'Ice Age' Is Not-So-Deep Freeze
James Rocchi, Special to MSN Movies
There are very few sure things in Hollywood, but when a film and its sequel have made close to a billion dollars at the box office worldwide, a third film seems fairly assured. "Ice Age" and "Ice Age: The Meltdown," from animators Blue Sky Studios, were well-received kids flicks -- slapstick prehistoric adventures that followed woolly mammoth Manny (Ray Romano), giant sloth Sid (John Leguizamo) and saber-toothed tiger Diego (Denis Leary) as they bickered and bonded in the ancient world. In "Ice Age: Dawn of the Dinosaurs," the by-now familiar trio -- and pals like Ellie the mammoth (Queen Latifah) and the scrawny, scuffling proto-squirrel Scrat (Chris Wedge) -- are dealing with domesticity. Manny and Ellie are having a baby, and the mating bells are breaking up that old gang of theirs: Manny and Ellie are anxiously awaiting the baby; Sid, good-hearted but dim-witted, is curious about how he'll fit into the new order; Diego, feeling like his settled life is slowing his predator ways down, is thinking about moving on.
But before "Ice Age: Dawn of the Dinosaurs" can turn into an animated episode of "thirtysomething" with prehistoric mammals -- which sounds either horrible or wonderful, when you think about it -- the plot (such as it is) kicks in: Sid, in an ice crevasse, finds three eggs ... and then falls into a world below the ice, a tropic Eden where dinosaurs still walk the Earth. Uh, still walk the hidden land inside the Earth. You know what I mean. The eggs Sid found were T-Rex eggs, and while the trio of hatchlings think he's mom, mom has a different point of view; meanwhile, Manny, Diego and Ellie (and opossum pals Eddie (Josh Peck) and Crash (Seann William Scott) follow Sid on a rescue mission to the land of the dinosaurs, where they meet wild-eyed weasel Buck (Simon Pegg), who's been living by his (scattered) wits in a jungle of terror.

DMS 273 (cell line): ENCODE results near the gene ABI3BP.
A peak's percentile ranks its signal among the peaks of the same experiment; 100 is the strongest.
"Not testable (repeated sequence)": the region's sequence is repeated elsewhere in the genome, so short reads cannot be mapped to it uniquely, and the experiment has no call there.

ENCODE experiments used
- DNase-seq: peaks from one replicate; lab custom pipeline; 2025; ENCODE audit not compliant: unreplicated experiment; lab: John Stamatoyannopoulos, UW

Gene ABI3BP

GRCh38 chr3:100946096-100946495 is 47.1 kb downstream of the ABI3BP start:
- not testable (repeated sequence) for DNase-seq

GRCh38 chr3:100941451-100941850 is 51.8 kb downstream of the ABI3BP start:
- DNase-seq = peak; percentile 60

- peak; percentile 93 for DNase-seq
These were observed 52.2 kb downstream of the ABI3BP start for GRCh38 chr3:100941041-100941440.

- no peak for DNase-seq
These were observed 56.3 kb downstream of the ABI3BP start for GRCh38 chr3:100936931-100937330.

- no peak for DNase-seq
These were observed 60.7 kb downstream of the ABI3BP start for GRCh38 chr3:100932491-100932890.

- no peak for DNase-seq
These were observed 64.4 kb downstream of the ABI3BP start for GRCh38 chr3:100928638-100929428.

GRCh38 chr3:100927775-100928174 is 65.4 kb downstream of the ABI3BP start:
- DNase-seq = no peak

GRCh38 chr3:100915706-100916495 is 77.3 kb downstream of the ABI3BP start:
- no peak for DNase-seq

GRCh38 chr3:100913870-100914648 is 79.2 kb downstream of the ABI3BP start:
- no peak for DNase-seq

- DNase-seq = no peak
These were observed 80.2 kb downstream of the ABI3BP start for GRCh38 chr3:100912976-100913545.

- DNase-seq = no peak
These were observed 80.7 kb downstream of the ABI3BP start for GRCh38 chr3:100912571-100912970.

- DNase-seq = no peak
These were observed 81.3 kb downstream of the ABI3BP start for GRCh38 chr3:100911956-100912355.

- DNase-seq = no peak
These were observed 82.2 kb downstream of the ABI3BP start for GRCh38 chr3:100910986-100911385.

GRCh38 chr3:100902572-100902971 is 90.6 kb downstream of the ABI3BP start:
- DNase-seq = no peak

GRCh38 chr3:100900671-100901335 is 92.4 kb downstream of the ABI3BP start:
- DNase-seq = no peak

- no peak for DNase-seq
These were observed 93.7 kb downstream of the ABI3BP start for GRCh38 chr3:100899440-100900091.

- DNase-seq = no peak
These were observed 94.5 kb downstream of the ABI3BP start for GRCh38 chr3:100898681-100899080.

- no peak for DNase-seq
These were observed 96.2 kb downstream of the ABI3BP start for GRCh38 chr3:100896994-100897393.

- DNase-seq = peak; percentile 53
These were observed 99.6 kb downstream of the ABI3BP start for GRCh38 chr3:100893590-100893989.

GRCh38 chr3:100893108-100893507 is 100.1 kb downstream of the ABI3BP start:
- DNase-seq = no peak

"Ice Age: Dawn of the Dinosaurs" doesn't shoot for the majesty or meaning of a Pixar production. Instead, co-directors Carlos Saldanha and Mike Thurmeier just keep the gags coming and never let up, breaking away from our heroes occasionally to follow Scrat as he's torn between two equally appealing objects of desire: a comely female of his species and an acorn. The voice work is fine -- although only Leguizamo and Pegg give what you'd call performances, while Leary, Romano and Latifah just put their public personas on four legs instead of two. Buck's actually an appealing enough character that I wished the movie were more about him than the returning ones: He's scrappy but crazy, rough and tough but addled.
I'll also note that while the first two "Ice Age" films didn't have anything like what you could call "scientific rigor" or "biological accuracy," they did at least take place in a consistent world; the addition of dinosaurs to the mix feels like a pretty blatant cash grab, but I think it's safe to suggest that the sound of Charles Darwin rolling in his grave will be drowned out by the ringing of the cash registers at the box office. And the 3-D animation is well-done, but again, it's just tacked on to try to squeeze a little more life out of the fur-covered franchise -- which is, frighteningly enough, the closest thing Fox has to a guaranteed moneymaker. There are chases and escapes, morals and messages, comedy and character in "Ice Age: Dawn of the Dinosaurs," but when the fur stops flying, it still feels more frozen than fresh.
James Rocchi's writings on film have appeared at Cinematical.com, Netflix.com, SFGate.com and in Mother Jones magazine. He lives in Los Angeles, where every ending is a twist ending.